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20121124
20121124
Search Results 0 to 5 of about 6 (some duplicates have been removed)
of the house and 100 members of the senate plus three el toro votes for the district. and promises of reform or a constitutional amendment to do away with the electoral college have always met with serious resistance, especially from states and politicians who benefit from the system and attempt to amend the constitution and abolish the electoral college, replacing it with direct election of the president was killed in the senate in 1979, but the issue rears its head every four years when people look around and wonder why america needs this antiquated contraption. and, unfortunately, i was looking in here for the name of the book. two people have no ask you. what about posting that on your website? >> if you don't mind my looking i can look in -- i think i have my book right here. perhaps i can come up with it. i believe it is called, how democratic is the american constitution? the author is a yale scholar, and i think, you know, i am under tv lights for too long. my brain is not coming up as something of a measly much better producing. >> host: okay. we are almost out of time anyway. if i
the judges, we also have a call from the opposition leader mohammed el baradei saying there will be no dialog with the president until the new powers are rescinded. what do you think is happening? >> well, what we've got here is not exactly a rule of law situation coming unglued. the judges have been very political actors, morsi looks at them as the people who involui invalidated the egyptian parliament and muslim brotherhood and radical islamicists. what we've got here is competition between basically illegitimate groups who hold power and that's what this struggle is about. >> heather: do you see a potential for a civil war between the groups to break out? >> i don't think that mohamed el baradei represents many people nor do the judges. what the judges reflect is that portion of the population that thought hosni mubarak's regime brought stability to the country and that's why they supported it. the real issue here, i think, is whether morsi comes into confrontation with the egyptian military. he's been trying to pack the military with muslim brotherhood sympathizer by rank and by and large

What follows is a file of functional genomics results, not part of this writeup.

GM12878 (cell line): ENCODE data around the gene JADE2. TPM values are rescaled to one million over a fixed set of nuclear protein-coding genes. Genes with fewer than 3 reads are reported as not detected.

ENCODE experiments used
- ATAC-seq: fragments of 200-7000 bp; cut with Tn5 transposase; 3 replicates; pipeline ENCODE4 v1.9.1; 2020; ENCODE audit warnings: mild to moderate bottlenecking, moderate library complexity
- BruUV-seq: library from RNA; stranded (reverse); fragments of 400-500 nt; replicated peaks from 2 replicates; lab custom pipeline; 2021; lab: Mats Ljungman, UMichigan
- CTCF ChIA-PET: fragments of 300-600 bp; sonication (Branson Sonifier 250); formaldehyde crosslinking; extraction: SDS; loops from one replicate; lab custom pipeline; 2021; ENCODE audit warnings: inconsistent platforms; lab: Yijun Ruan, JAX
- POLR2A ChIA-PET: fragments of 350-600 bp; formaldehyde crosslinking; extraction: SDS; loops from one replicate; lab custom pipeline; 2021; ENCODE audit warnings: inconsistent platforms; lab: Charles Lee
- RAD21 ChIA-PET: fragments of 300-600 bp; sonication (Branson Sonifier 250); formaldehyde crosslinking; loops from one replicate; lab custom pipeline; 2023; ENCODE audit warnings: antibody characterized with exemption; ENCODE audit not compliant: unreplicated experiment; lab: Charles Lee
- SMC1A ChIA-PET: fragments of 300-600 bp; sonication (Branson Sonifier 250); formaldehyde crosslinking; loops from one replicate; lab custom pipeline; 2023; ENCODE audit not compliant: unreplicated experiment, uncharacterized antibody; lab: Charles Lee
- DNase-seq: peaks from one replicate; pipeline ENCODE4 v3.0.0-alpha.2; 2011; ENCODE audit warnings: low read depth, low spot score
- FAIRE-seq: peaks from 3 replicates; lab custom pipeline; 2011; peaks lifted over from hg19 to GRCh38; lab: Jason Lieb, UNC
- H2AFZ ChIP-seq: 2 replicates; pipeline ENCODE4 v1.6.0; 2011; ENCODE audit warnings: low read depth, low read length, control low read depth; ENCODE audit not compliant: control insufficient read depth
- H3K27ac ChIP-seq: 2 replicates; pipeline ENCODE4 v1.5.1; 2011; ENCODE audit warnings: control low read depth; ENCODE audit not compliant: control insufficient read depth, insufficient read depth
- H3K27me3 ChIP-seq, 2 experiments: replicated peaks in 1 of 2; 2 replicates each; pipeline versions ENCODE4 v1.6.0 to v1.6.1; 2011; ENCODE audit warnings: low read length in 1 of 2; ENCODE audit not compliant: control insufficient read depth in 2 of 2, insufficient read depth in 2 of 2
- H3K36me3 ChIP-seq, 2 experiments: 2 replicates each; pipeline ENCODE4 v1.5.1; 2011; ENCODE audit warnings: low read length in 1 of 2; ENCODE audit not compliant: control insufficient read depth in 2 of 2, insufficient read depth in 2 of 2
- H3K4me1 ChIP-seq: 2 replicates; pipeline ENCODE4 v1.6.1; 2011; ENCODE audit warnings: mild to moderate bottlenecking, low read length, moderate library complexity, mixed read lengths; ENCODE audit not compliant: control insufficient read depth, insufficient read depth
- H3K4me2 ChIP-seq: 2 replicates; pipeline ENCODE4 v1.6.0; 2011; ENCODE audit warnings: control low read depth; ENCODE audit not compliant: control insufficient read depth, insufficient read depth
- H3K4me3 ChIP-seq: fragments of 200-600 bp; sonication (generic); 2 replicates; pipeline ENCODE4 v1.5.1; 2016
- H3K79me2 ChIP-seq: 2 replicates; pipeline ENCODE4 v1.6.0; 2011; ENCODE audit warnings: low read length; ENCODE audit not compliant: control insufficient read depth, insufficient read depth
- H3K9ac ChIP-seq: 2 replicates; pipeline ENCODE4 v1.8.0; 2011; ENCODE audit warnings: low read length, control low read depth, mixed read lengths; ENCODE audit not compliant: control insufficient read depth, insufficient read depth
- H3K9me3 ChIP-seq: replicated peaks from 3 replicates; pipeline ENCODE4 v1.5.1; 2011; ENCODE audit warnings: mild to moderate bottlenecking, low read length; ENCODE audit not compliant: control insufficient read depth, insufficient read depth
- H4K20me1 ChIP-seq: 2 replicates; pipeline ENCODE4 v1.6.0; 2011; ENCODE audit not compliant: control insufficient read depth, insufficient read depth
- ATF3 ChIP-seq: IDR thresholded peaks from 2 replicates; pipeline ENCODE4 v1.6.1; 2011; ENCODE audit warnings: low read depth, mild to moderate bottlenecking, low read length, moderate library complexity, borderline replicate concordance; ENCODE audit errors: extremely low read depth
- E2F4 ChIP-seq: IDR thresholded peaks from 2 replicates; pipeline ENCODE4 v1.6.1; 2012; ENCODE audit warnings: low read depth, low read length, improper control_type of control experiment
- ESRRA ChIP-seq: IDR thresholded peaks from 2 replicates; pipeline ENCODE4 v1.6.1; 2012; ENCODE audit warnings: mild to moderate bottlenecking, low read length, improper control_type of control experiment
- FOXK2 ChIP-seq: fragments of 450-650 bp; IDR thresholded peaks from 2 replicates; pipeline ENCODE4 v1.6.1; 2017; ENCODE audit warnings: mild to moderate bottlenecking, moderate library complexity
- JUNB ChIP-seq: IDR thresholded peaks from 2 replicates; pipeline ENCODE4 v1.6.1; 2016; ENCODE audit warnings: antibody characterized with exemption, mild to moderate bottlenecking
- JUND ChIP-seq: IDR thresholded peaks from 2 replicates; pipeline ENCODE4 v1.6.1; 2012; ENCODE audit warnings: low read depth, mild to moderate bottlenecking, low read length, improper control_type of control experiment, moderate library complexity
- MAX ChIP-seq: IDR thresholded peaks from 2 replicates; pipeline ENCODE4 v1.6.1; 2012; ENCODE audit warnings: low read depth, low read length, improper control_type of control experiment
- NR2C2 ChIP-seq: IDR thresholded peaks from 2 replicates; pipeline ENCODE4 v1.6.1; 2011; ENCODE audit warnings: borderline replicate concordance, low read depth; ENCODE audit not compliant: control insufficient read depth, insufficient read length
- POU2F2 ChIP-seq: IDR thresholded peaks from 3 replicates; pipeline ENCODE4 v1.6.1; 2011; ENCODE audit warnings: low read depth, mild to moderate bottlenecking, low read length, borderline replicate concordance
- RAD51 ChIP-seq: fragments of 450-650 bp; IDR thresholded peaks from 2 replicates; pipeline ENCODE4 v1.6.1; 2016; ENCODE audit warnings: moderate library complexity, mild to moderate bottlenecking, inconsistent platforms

-- hamdin sabbahi from the leftist al- karamah party, and constitution party founder mohamed el- baradei, who tweeted yesterday that morsi had appointed himself "a new pharaoh." in his decree, morsi also held out the possibility of a second trial for hosni mubarek for the killings of protestors. >> suarez: texpln why morsi took these steps and the reaction that followed, i'm joined by nathan brown, an expert on egyptian constitutional law and politics. he's a professor at george washington university. do you find it significant that this wasn't just tahrir square but alexandria, port said. >> oh, yes. essentially most of the non-islammist political forces in egypt-- that is the brotherhood and others aside-- have lined up against us. the real question is are they going to be able to form a united front? and do they have any strategy by which to overturn morsi's decisions. >> suarez: what exactly has he done through these decrees? what did he say-- what powers did he give to himself, basically, until there's a constitution? >> well, he did a lot of little things. he dismissed the old pros
decisions above the law and free he from judicial review until the parliament is ele surprising. and the president called president morsi to thank him for effort and reaffirm the close partnership between the united states and egypt. last night the state department issued a statement expressing reservations about what he's doing and made clear in their view the actions he's taking conflict with the idea that fueled the arab spring a year ago. the state department says one of the aspirations of the revolution was to ensure that power would not be overly concentrated in the hands of any one person or institution, and the current constitutional vacuum in egypt can only be resolved by a constitution that includes checks and balances and respects fundamental freedoms and rule of law consistent with egypt's international commitments. and el baradei is more blunt and twitter, morsi usurped all parents and' pointed himself egypt's new garo, a major blow that could have dire consequences. only a little more than five months since morsi became egypt's first democratically elected presiden
Search Results 0 to 5 of about 6 (some duplicates have been removed)

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